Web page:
Join me on my Instagram site as I explore the world of mobile photography. And now Instagram features 15-second movies too.

Want to Comment on this Post?

You can share your thoughts at the TDS Facebook page, where I'll post this story for discussion.

5 Cool Things to Do with Your Old iPhone

If you decide not to take advantage of Apple's trade in program for your old iPhone, there are plenty of fun tasks for this device. After all, everything but the cellular still works. By any measurement, an iPhone 4 or 4S is still an amazing portable computer.

iPhone 4S Camera

I have an iPhone 4S, and here are some of the things I'll be using it for now to complement my new iPhone 5S.

Use an iPhone an an External Flash

By downloading the free app, External Flash, you can use the LED light on the old iPhone as a fill flash. This can be particularly handy for portraits where you hold the second iPhone up high pointing down at the subject to highlight the hair.

Set Up a Remote Surveillance Camera

I've been testing a nifty app called AirBeam ($3.99) for remote photography. Load the app on to both devices, then you can use the camera from one iPhone to remotely send video to the other. I wrote about AirBeam originally in conjunction with the Galileo robotic stand.

Use as an Audio Recording Device

The iPhone is an excellent audio recording device, especially when outfitted with a high quality mic such as the Rode iXY. You don't have to worry about draining the battery of your primary iPhone during interviews and other extended recordings. And for video, you can put the audio recorder closer to the source for better quality, then substitute the audio track in post production.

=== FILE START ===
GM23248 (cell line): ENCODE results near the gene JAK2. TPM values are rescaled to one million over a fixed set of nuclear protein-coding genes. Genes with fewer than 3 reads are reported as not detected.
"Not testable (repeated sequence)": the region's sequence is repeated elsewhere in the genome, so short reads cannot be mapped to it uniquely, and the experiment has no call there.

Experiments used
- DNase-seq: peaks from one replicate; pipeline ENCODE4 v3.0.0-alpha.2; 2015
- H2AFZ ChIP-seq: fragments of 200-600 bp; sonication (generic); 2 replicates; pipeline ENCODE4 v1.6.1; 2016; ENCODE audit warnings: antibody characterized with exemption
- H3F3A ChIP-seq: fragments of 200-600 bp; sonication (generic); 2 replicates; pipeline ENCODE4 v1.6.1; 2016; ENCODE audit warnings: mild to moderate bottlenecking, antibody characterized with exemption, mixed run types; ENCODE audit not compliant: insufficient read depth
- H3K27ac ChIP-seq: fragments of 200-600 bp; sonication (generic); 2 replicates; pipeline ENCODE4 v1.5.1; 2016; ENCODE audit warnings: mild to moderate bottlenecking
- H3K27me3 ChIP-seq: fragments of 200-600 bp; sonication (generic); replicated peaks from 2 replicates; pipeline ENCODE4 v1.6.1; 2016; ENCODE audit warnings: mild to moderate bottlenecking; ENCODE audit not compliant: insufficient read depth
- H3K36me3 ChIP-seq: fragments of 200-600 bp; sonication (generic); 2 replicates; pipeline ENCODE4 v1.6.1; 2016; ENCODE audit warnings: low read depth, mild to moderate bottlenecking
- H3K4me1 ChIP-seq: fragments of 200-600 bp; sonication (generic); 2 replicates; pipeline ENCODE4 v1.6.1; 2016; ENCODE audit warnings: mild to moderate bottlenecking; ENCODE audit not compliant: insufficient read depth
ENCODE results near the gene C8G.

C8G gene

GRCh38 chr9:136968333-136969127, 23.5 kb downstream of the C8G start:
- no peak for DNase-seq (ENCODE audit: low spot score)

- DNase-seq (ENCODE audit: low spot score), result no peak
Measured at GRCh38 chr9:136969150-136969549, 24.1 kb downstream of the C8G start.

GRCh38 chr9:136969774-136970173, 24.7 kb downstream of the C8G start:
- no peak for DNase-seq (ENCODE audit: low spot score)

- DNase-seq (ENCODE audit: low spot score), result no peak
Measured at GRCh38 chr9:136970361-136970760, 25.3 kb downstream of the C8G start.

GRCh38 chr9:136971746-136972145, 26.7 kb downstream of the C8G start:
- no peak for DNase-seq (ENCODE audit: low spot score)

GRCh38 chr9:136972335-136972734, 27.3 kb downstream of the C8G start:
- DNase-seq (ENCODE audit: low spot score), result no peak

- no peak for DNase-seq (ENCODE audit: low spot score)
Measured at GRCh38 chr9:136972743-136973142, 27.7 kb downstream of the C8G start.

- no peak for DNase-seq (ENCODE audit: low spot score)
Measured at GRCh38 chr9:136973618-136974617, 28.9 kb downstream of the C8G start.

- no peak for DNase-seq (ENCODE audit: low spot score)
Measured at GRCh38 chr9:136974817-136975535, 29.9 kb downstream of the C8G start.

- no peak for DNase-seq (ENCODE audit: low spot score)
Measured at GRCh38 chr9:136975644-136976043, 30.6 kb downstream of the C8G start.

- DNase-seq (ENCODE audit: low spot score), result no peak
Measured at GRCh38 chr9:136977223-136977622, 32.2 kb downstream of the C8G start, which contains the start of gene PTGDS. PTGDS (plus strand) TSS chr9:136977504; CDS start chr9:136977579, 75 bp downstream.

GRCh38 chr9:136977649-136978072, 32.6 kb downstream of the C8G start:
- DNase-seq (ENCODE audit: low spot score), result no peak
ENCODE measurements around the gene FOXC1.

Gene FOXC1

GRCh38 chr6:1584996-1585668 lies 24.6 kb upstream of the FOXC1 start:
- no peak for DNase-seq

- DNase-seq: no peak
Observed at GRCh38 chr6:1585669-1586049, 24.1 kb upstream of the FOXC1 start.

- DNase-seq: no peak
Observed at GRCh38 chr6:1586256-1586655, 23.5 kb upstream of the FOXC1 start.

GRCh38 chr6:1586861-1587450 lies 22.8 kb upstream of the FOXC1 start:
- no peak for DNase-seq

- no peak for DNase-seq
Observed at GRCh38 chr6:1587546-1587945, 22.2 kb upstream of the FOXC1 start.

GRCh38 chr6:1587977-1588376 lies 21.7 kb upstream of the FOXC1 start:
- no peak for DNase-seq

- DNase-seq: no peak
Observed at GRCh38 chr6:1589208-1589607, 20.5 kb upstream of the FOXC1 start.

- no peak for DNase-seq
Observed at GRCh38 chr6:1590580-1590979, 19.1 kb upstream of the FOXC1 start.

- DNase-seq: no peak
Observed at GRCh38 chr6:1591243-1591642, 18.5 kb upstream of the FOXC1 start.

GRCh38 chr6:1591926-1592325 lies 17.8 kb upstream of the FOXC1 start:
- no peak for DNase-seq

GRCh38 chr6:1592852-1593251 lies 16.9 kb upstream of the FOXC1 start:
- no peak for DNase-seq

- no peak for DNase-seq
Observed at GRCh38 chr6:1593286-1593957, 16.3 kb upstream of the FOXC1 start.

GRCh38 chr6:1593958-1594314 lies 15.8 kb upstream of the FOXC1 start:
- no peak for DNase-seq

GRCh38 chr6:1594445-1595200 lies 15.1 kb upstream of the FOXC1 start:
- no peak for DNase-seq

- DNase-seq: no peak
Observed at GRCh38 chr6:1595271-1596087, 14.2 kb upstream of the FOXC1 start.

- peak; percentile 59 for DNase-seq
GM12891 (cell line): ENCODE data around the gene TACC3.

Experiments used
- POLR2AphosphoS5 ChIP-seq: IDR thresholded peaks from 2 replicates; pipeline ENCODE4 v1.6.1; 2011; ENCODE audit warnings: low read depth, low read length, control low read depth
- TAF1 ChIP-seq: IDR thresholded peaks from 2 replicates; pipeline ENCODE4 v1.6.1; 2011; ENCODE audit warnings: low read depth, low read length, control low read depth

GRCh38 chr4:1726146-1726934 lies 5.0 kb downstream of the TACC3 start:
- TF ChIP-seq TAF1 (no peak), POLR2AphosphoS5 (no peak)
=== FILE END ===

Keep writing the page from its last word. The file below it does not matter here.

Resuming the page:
Remote Release for Your Digital Camera

I use Triggertrap as a remote release for my cameras and as a high speed trigger for my flash. The app is free, and all you have to do is purchase the appropriate dongle for your camera. In my opinion, Triggertrap is as good as a remote release as you'll find anywhere.

Unlock Your Old iPhone for Travel Abroad

Once you've upgraded to your new iPhone, your cellular carrier will allow you to unlock the previous model. In my case, I apply to AT&T via its online web form to unlock my iPhone 4S.

Once you've done this, you can purchase SIM cards in other countries while traveling, allowing you to have a local phone number and the best rates possible.

Bottom Line: Previous Model iPhones Are Very Useful Devices

If none of these applications interest you, then I would trade in your older iPhone and let someone else put it to use. But if you're like me, my iPhone 4S is going to be busy for months to come... right there in my camera bag, ready to work.


iPad for Digital Photographers

If you love mobile photography like I do, then you'll enjoy iPad for Digital Photographers-- now available in print, Kindle, and iBooks versions.

Want to Comment on this Post?

You can share your thoughts at the TDS Facebook page, where I'll post this story for discussion.